All you PS3 owners out there who are tired of having to manually insert that Netflix disc whenever you wanna get your streaming on, listen up! Netflix has just announced that, starting October 18th, the PS3 disc will no longer be required. Even better news? PS3 owners will be able to stream some content in
1080i 1080p resolution, and 5.1-channel Dolby Digital Plus surround sound. The PS3 is the first to get these oft-requested features, and even more curious is the fact that they seem to be left out of the Xbox 360's upcoming dashboard update that is set to drop in November.
So, yeah Netflix, it's definitely cool and all that you are finally bringing out the big guns with your instant streaming service, and we'll definitely be defaulting to the PS3 for our viewing starting on the 18th--but can we get a little device parity here?
Wanna get a look at how it works? Hit up the video after the break.
Yesterday Microsoft held a joint press conference with AT&T to launch Windows Phone 7. We’re sure you’ve probably read all about the news, but that’s never as good as taking in the information first-hand, is it? Well, now you can watch the press conference in its entirety, and we’ve embedded it above. It’s an hour long, so you may wanna grab a snack, but it’s definitely full of good info about what Microsoft plans on doing to try and win back their place in the mobile wars.
Well, it took them a couple months longer than expected, but as of today, the iOS Netflix app now supports the iPhone and iPod touch. When it first launched, the app was made available only for iPad users, with the promise that it would be coming to the iPhone and iPod touch during the iOS 4 Apple event. Well, now it’s here, so hit the link for the download. While the app is free, you do need a Netflix account to view the content, naturally.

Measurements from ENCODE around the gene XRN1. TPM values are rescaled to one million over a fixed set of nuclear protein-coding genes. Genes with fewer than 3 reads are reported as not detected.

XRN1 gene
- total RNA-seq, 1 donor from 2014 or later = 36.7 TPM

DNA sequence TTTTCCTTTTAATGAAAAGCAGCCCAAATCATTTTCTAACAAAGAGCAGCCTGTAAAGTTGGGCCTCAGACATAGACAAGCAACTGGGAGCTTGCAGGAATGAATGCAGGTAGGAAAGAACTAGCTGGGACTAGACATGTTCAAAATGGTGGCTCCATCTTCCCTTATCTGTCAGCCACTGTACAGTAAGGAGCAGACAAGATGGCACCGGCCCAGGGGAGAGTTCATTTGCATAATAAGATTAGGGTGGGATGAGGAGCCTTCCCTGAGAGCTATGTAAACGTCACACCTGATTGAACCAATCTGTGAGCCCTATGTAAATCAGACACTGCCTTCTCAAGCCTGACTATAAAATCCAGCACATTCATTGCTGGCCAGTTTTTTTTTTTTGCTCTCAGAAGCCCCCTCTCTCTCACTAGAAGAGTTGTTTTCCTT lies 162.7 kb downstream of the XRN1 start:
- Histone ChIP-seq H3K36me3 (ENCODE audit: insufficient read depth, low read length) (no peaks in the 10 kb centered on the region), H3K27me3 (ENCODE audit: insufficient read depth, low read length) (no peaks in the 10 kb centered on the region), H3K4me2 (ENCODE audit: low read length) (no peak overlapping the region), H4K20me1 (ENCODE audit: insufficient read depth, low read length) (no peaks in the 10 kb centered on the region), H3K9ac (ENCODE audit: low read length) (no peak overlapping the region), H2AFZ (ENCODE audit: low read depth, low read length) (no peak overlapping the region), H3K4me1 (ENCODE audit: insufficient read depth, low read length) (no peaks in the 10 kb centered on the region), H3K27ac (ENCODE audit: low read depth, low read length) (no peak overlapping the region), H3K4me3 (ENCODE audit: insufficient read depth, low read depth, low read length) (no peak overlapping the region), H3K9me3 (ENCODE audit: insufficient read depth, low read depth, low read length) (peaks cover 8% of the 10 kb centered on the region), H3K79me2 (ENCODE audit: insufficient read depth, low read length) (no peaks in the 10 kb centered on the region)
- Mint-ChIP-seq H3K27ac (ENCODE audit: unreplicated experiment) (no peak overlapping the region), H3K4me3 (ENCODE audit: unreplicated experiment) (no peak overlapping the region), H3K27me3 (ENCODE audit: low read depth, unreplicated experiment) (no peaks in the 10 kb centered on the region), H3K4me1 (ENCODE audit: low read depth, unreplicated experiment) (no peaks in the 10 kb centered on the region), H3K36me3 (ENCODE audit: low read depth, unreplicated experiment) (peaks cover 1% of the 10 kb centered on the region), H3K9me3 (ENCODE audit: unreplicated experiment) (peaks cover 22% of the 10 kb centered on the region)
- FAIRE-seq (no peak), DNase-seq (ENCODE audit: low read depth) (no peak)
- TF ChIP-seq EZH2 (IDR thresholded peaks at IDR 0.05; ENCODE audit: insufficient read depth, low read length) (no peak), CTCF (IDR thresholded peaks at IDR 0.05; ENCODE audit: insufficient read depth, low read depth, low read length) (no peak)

Read More | Netflix App
For anyone out there who has been longing—nay, pining—away for remixes of the stripped-down melodies that accompanied their favorite 80’s Midway/Capcom/Atari games, then 8-Bit Weapon has the cure for what ails you. The Tron Tribute EP is available for download, and the remixes are based off of the original score by Wendy Carlos for the 1982 film. The EPs samples use sounds from the following systems: Commodore 64, Nintendo NES, Nintendo Game Boy, Apple II, and Atari 2600. Beware: repeated listening may cause you to troll eBay and craigslist for your old Coleco-Vision console. For anyone born after 1985, this may be a little confusing. I know that quarters are like the nickel of the 80’s now, but 6-8 of those in your pocket used to mean 2-3 hours at the arcade… What’s an arcade? ...I hate you.
RealAudio and ultimately Real Video was the original, old school audio and video compression used on the Internet during the early Web 1.0 days. No doubt that Web 2.0’s rise in popularity was caused in part by YouTube and the ability for its users to easily send video up to a server and have it transcoded and streamed on the fly - without the need for expensive programs like the RealMedia server set.
YouTube leveraged the Adobe Flash technology, which in its infancy, would show only cartoon like video, then incorporated codec, or software decoding support for television like motion video. This has been the standard for video distribution on the Internet, but requires support for software, and only lately has incorporated decoding within hardware. Notably the iPad and iPhone are two such media devices that do not have flash media decoding support due to a long feud between Apple CEO Steve Jobs and Adobe. Jobs calls flash a CPU hog, and a claims it would cut battery life on his devices from 10’s of hours to just an hour if it was supported. Instead, he and many others hope to see HTML5 take a rise to prominence.